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Brave, energetic, intensely patriotic, Stephen Decatur is America's first great naval hero after John Paul Jones. His short and dramatic life is a story of triumph and tragedy told by the noted historian and author of some twenty books, Spencer Tucker. Decatur's raid into Tripoli Harbor in 1804 to burn the Philadelphia, a prized U.S. warship captured when it ran aground during the Barbary Wars, earned him international fame. An admiring Horatio Nelson described the feat as "the most bold and daring act of the age." Explaining the tremendous impact Decatur's action had on the early U.S. Navy, the author notes that it set a standard of audacity and courage for generations of future naval officers. At the age of twenty-five, Decatur was promoted to captain, becoming the youngest naval officer ever to attain that rank in the U.S. Navy. The book fully examines Decatur's astonishing achievements as it chronicles his rapid rise in the Navy, including his command of the Constitution and the United States, during the War of 1812, when he captured the British frigate Macedonian off the Azores. The book also recounts the cruise that many call his greatest triumph: Decatur sailed into the Mediterranean with a nine-ship American squadron to punish the dey of Algiers for taking American merchant shipping, securing peace with Algiers and keeping other Barbary states quiescent. Lionized by a grateful American public upon his return, Decatur offered a toast at a reception in his honor that is now legendary, "Our country! In her intercourse with foreign nations, may she always be in the right; but our country, right or wrong!" In describing Decatur's life, the author also examines Decatur's relationshipwith James Barron, a Navy captain who fatally shot Decatur during a 1820 duel.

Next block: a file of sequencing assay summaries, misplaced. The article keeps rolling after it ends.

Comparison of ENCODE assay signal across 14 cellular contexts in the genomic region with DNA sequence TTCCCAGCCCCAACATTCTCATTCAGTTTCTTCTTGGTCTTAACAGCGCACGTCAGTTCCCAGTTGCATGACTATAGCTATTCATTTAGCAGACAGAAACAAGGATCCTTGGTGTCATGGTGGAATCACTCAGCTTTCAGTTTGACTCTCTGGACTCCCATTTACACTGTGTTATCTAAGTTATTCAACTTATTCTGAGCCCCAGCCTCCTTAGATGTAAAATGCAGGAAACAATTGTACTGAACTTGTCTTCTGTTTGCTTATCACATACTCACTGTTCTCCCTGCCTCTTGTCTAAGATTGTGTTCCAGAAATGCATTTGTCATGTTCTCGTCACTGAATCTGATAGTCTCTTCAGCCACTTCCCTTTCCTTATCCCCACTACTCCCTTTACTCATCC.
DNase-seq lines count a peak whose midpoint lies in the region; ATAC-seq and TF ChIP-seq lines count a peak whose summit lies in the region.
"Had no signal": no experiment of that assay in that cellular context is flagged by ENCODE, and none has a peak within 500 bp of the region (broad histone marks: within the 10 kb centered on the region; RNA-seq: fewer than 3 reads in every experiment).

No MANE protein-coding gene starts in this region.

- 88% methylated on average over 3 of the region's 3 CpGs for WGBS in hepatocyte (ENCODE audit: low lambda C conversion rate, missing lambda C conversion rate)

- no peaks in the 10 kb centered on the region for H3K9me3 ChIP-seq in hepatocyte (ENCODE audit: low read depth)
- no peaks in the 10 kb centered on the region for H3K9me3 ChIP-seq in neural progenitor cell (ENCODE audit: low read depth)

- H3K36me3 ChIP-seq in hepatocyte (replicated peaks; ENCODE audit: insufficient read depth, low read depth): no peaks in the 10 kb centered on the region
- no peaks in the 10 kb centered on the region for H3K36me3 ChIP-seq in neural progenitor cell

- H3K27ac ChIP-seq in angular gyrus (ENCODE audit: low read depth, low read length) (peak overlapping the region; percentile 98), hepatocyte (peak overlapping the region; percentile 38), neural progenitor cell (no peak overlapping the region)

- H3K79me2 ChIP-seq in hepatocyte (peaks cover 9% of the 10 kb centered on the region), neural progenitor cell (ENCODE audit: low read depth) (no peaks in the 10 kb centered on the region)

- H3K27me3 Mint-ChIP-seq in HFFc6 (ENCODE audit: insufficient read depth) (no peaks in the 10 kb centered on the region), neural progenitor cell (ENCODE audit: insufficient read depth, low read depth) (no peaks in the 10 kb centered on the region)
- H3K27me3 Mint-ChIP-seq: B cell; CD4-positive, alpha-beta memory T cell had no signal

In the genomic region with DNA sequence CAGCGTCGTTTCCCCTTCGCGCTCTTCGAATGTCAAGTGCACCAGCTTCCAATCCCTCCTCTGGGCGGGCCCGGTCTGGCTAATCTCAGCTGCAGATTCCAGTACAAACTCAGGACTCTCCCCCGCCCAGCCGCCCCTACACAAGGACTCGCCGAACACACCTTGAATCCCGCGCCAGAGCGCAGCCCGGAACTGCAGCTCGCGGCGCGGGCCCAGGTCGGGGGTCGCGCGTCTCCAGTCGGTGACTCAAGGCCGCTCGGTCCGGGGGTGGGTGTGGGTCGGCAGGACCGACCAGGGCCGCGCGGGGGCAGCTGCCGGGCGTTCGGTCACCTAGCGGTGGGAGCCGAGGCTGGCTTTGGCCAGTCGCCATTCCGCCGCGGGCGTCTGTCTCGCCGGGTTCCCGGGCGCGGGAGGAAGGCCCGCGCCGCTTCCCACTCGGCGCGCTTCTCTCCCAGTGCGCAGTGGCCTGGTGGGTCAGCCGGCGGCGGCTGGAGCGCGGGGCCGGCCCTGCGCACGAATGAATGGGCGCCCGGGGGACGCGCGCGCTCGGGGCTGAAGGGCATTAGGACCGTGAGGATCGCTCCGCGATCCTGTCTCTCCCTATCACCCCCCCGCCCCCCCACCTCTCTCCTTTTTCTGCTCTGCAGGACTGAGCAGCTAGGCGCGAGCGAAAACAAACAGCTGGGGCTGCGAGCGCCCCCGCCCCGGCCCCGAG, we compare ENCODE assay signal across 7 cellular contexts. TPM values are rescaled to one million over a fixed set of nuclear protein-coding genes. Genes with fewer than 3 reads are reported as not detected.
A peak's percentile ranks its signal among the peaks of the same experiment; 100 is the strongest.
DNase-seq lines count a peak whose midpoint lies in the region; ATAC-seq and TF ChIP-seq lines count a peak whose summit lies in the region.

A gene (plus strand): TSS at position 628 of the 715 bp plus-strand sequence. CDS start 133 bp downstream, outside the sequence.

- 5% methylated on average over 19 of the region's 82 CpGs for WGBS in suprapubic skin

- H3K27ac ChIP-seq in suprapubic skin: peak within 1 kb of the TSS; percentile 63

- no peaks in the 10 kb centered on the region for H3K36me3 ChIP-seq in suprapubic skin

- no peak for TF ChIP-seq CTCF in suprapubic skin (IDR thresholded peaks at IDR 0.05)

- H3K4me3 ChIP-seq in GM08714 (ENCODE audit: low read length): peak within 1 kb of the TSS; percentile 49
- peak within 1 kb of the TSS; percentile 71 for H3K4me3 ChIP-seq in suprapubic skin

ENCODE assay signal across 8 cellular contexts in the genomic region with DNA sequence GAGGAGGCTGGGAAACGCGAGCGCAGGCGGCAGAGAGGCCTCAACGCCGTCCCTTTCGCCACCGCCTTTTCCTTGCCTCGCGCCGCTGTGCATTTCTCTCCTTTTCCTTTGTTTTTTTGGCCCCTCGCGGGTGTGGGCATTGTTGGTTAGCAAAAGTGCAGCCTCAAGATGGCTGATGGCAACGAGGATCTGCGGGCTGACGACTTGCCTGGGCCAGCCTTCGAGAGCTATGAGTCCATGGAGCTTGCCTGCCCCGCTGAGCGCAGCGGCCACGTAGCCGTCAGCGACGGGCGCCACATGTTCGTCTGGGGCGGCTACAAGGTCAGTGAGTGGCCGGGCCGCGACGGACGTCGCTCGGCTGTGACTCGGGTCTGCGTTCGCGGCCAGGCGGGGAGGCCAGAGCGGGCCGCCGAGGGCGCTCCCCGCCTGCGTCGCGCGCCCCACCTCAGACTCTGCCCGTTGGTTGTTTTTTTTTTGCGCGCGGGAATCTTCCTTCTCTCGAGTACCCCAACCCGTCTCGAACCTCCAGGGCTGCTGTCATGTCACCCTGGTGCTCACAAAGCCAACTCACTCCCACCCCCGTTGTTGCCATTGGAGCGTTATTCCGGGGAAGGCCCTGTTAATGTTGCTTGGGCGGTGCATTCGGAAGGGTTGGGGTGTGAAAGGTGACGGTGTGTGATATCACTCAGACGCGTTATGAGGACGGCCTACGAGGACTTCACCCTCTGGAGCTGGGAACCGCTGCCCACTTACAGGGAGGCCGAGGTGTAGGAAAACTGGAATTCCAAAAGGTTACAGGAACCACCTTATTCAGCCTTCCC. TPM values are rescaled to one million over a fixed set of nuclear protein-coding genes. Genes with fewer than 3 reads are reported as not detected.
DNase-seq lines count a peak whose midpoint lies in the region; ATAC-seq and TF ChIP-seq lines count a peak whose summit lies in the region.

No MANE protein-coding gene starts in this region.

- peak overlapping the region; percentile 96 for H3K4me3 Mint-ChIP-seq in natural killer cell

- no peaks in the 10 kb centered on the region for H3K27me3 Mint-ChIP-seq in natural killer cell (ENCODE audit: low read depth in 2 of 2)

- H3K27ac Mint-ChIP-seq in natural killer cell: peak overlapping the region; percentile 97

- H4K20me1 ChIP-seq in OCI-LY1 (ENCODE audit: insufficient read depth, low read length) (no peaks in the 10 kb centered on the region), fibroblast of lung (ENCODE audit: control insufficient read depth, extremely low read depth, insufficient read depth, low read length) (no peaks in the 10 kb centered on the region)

In Silent and Unseen, veteran submarine commander Captain Alfred S. McLaren describes in riveting detail the more significant events that occurred early in the Cold War during his seven years, 1958-1965, onboard three attack submarines: the USS Greenfish (SS-351), USS Seadragon (SSN-584), and USS Skipjack (SSN-585). Through myriad stories and anecdotes, his book focuses on the development of attack-boat tactics and under-ice exploration techniques.